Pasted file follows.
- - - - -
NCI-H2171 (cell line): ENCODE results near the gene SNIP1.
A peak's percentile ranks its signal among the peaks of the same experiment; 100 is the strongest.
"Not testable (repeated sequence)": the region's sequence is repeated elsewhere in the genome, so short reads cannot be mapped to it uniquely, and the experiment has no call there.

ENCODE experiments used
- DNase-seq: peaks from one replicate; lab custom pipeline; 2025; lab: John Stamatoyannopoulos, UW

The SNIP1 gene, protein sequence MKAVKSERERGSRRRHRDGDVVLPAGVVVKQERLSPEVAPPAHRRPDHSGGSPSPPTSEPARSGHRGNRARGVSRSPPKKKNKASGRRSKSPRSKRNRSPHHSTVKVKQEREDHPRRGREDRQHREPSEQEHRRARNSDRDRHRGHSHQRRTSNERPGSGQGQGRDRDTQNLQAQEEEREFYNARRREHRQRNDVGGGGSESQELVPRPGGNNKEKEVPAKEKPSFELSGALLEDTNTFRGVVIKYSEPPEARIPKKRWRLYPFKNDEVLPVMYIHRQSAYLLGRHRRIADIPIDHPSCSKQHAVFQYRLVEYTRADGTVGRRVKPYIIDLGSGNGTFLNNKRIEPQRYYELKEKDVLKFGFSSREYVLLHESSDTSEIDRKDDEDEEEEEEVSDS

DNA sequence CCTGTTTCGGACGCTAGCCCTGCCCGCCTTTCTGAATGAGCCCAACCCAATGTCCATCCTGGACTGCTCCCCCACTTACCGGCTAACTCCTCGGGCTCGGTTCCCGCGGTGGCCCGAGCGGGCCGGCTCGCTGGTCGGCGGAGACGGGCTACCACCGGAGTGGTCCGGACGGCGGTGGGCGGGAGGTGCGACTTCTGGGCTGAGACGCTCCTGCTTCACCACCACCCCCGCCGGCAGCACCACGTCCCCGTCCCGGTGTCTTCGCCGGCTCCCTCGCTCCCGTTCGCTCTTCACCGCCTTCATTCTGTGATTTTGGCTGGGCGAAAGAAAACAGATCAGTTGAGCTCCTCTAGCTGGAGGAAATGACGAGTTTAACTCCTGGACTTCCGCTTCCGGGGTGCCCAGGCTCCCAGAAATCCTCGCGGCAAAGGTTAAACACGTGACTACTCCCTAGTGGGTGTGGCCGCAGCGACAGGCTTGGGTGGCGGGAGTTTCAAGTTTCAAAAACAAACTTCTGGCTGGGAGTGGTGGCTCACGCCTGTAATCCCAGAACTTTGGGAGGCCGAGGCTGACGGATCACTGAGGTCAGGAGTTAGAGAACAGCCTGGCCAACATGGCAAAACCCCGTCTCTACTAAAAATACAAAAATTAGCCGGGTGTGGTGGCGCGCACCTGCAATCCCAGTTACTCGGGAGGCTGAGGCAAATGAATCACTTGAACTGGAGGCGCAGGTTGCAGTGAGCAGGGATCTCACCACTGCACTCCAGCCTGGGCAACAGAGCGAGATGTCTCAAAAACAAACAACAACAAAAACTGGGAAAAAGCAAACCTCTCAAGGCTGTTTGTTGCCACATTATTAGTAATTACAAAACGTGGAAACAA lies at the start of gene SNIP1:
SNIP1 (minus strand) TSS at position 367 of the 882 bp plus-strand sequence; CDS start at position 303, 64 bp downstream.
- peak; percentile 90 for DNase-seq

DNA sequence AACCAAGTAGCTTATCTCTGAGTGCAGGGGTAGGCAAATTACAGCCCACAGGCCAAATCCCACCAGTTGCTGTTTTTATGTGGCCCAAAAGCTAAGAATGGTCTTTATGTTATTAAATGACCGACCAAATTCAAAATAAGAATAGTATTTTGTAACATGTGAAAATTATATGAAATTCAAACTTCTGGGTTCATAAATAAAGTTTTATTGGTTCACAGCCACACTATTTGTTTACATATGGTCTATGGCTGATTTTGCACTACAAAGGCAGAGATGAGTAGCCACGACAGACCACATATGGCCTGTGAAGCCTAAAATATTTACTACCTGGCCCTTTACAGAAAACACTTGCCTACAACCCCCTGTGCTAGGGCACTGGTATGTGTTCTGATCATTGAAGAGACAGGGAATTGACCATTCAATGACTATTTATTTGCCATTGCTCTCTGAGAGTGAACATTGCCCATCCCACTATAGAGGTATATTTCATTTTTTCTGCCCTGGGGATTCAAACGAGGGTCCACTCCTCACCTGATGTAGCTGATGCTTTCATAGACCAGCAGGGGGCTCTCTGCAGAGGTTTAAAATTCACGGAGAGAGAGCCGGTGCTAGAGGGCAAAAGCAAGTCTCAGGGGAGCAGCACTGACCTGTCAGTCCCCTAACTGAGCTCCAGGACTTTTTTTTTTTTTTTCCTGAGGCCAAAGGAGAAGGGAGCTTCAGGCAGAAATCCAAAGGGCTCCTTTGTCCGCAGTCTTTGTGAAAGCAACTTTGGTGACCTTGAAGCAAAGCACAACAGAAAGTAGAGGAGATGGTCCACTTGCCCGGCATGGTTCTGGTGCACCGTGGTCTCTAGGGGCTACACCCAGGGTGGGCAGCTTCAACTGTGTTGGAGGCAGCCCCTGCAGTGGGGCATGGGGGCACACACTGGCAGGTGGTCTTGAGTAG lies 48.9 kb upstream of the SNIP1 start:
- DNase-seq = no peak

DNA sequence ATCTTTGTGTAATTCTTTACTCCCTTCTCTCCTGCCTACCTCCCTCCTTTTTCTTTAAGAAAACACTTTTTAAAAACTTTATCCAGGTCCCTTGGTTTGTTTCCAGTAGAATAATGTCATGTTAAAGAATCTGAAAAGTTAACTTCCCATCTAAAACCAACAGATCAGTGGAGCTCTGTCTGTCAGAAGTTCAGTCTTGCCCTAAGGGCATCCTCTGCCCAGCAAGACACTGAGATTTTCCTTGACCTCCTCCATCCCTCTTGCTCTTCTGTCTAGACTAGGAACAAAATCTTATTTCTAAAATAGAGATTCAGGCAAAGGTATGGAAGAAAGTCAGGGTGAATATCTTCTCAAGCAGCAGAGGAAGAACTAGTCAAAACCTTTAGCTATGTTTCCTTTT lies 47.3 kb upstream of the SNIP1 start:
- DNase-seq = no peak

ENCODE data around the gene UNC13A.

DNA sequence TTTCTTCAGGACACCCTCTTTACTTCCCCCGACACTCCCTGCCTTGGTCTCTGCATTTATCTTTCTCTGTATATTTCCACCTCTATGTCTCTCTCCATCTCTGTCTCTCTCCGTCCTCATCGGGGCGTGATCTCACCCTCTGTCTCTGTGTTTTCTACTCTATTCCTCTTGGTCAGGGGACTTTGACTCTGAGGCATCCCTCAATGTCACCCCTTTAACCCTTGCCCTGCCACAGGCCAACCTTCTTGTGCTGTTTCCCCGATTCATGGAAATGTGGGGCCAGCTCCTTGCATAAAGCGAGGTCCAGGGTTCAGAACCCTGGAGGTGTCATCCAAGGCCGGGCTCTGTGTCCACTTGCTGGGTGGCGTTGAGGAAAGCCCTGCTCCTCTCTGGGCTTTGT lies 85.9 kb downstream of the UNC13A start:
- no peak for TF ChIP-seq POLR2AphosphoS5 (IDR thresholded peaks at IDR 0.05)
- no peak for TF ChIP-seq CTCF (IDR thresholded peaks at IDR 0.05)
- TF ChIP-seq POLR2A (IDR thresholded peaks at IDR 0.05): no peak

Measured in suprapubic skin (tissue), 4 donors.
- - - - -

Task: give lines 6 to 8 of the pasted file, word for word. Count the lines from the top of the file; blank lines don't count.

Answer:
The SNIP1 gene, protein sequence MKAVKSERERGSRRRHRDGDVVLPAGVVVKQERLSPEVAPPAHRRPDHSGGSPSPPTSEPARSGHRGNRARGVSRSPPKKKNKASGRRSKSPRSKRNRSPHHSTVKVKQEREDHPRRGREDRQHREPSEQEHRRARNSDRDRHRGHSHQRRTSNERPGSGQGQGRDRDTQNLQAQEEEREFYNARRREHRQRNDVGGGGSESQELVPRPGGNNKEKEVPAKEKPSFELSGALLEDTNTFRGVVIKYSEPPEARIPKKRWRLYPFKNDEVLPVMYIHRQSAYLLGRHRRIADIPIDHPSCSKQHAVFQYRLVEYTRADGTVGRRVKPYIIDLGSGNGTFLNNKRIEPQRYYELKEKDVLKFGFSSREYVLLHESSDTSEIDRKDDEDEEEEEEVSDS

DNA sequence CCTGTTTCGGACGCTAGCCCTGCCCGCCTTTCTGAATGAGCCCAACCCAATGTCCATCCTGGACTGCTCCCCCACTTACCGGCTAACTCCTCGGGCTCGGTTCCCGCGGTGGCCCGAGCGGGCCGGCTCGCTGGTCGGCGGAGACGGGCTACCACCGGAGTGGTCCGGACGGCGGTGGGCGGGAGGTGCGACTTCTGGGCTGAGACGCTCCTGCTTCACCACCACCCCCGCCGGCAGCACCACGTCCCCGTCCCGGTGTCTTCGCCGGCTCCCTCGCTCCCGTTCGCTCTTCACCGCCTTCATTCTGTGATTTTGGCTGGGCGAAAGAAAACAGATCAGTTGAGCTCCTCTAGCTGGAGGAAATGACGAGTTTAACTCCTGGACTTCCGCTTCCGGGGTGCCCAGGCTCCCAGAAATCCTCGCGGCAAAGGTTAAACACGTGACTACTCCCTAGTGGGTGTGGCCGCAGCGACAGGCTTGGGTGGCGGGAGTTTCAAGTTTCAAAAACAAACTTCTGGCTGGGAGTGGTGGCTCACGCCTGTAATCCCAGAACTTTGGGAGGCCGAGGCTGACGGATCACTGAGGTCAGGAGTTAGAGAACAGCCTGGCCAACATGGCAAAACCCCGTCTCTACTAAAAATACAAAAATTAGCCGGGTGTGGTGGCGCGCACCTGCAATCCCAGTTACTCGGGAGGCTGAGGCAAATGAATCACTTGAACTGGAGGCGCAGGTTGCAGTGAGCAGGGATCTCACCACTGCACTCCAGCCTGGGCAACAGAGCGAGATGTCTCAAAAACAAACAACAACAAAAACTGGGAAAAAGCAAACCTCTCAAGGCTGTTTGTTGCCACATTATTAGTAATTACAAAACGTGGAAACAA lies at the start of gene SNIP1:
SNIP1 (minus strand) TSS at position 367 of the 882 bp plus-strand sequence; CDS start at position 303, 64 bp downstream.